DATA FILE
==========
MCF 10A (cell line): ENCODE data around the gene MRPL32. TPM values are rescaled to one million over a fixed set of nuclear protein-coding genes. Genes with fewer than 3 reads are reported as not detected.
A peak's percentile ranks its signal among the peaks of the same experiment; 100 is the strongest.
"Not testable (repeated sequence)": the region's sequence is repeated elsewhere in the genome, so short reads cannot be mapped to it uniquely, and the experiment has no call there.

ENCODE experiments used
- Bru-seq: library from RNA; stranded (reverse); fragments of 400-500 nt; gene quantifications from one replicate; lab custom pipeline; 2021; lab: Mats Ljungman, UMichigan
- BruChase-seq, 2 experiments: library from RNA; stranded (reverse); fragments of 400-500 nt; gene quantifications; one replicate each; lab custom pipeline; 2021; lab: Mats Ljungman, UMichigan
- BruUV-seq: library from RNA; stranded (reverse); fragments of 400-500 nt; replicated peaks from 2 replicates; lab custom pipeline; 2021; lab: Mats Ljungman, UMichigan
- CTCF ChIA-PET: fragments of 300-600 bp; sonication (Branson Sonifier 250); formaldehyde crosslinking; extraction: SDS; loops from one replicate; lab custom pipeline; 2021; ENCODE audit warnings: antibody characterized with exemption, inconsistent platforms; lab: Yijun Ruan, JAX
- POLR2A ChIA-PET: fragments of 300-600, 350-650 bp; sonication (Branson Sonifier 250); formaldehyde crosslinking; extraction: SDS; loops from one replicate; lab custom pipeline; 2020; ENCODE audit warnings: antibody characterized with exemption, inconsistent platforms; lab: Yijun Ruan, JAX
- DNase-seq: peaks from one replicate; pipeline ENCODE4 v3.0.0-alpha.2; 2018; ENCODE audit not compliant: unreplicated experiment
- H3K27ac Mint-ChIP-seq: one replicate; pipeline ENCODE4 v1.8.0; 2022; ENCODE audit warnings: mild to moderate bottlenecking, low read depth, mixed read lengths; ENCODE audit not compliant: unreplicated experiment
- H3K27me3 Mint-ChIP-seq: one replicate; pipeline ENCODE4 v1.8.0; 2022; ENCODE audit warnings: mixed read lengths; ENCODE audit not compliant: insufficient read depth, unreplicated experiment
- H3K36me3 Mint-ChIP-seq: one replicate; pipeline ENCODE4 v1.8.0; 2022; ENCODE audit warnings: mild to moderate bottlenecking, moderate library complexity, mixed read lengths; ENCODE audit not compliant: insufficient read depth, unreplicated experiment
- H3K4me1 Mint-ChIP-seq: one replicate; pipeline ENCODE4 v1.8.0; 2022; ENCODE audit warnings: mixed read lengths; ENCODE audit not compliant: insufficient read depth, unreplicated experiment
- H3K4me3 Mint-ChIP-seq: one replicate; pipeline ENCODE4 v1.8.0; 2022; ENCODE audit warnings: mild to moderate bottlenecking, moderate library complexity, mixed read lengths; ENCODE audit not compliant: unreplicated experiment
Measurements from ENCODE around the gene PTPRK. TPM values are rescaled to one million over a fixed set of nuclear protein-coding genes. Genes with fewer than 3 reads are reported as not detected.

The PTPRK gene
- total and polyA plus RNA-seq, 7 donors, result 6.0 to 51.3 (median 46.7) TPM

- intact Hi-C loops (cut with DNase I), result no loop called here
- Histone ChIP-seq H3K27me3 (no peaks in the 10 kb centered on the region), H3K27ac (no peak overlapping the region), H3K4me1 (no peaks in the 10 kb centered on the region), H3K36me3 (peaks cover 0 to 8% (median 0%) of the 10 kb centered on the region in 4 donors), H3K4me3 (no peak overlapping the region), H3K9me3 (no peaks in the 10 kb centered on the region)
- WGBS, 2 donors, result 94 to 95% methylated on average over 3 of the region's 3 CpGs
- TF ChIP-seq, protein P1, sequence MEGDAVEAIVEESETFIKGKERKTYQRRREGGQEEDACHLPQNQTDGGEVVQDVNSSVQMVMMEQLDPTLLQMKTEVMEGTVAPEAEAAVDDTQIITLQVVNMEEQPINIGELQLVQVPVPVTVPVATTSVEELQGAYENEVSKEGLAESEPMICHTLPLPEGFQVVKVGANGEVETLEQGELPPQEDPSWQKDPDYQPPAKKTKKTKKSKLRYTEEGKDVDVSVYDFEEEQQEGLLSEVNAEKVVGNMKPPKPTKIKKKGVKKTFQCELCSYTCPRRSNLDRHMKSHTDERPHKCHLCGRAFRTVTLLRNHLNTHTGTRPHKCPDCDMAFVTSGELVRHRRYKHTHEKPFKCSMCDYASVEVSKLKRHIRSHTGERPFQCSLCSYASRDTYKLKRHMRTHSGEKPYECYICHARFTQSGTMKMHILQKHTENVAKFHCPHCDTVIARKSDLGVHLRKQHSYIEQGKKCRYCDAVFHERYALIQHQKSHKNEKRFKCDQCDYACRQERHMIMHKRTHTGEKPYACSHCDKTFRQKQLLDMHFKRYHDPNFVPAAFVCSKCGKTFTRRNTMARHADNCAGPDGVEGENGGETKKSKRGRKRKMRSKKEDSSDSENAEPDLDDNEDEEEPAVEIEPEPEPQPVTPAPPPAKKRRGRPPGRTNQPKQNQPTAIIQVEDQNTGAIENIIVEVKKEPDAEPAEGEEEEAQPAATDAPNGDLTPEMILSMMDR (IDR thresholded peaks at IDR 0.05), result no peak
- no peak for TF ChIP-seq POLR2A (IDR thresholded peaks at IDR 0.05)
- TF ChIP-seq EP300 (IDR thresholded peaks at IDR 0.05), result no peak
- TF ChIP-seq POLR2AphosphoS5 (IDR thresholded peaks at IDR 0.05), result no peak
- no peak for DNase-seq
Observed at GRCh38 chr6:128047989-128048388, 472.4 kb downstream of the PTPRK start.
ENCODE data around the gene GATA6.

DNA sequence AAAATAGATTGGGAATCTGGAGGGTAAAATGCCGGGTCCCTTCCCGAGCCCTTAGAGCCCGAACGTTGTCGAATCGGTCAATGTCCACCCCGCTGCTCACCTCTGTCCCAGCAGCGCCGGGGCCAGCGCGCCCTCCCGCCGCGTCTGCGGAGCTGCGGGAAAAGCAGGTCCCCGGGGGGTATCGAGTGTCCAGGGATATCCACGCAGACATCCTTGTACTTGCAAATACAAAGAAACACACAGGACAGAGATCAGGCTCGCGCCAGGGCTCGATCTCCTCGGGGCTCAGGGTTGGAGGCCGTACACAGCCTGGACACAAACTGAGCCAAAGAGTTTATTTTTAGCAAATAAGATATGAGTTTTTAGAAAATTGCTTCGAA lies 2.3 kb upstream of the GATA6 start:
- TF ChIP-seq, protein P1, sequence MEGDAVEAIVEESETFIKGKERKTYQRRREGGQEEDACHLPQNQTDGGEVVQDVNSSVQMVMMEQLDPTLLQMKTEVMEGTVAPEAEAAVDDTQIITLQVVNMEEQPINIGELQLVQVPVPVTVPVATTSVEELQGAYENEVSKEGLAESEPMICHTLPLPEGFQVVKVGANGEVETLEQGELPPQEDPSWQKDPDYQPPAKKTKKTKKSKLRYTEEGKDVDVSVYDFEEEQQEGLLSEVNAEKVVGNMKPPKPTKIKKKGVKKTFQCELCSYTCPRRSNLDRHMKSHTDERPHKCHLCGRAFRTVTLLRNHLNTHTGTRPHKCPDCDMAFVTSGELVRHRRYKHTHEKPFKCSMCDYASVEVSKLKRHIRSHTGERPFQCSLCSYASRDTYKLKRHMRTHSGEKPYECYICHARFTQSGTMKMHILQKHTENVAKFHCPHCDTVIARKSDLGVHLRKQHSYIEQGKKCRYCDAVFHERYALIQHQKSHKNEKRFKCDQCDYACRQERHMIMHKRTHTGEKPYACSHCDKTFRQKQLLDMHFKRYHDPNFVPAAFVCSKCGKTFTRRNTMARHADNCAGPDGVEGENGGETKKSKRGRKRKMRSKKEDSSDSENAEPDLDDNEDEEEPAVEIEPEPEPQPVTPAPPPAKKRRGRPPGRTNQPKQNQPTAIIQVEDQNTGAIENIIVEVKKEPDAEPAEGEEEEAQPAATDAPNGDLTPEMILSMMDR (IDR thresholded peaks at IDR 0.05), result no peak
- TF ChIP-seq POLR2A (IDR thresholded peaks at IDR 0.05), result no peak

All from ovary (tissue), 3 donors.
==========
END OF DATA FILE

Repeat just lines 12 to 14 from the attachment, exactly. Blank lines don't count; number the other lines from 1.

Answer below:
- H3K27me3 Mint-ChIP-seq: one replicate; pipeline ENCODE4 v1.8.0; 2022; ENCODE audit warnings: mixed read lengths; ENCODE audit not compliant: insufficient read depth, unreplicated experiment
- H3K36me3 Mint-ChIP-seq: one replicate; pipeline ENCODE4 v1.8.0; 2022; ENCODE audit warnings: mild to moderate bottlenecking, moderate library complexity, mixed read lengths; ENCODE audit not compliant: insufficient read depth, unreplicated experiment
- H3K4me1 Mint-ChIP-seq: one replicate; pipeline ENCODE4 v1.8.0; 2022; ENCODE audit warnings: mixed read lengths; ENCODE audit not compliant: insufficient read depth, unreplicated experiment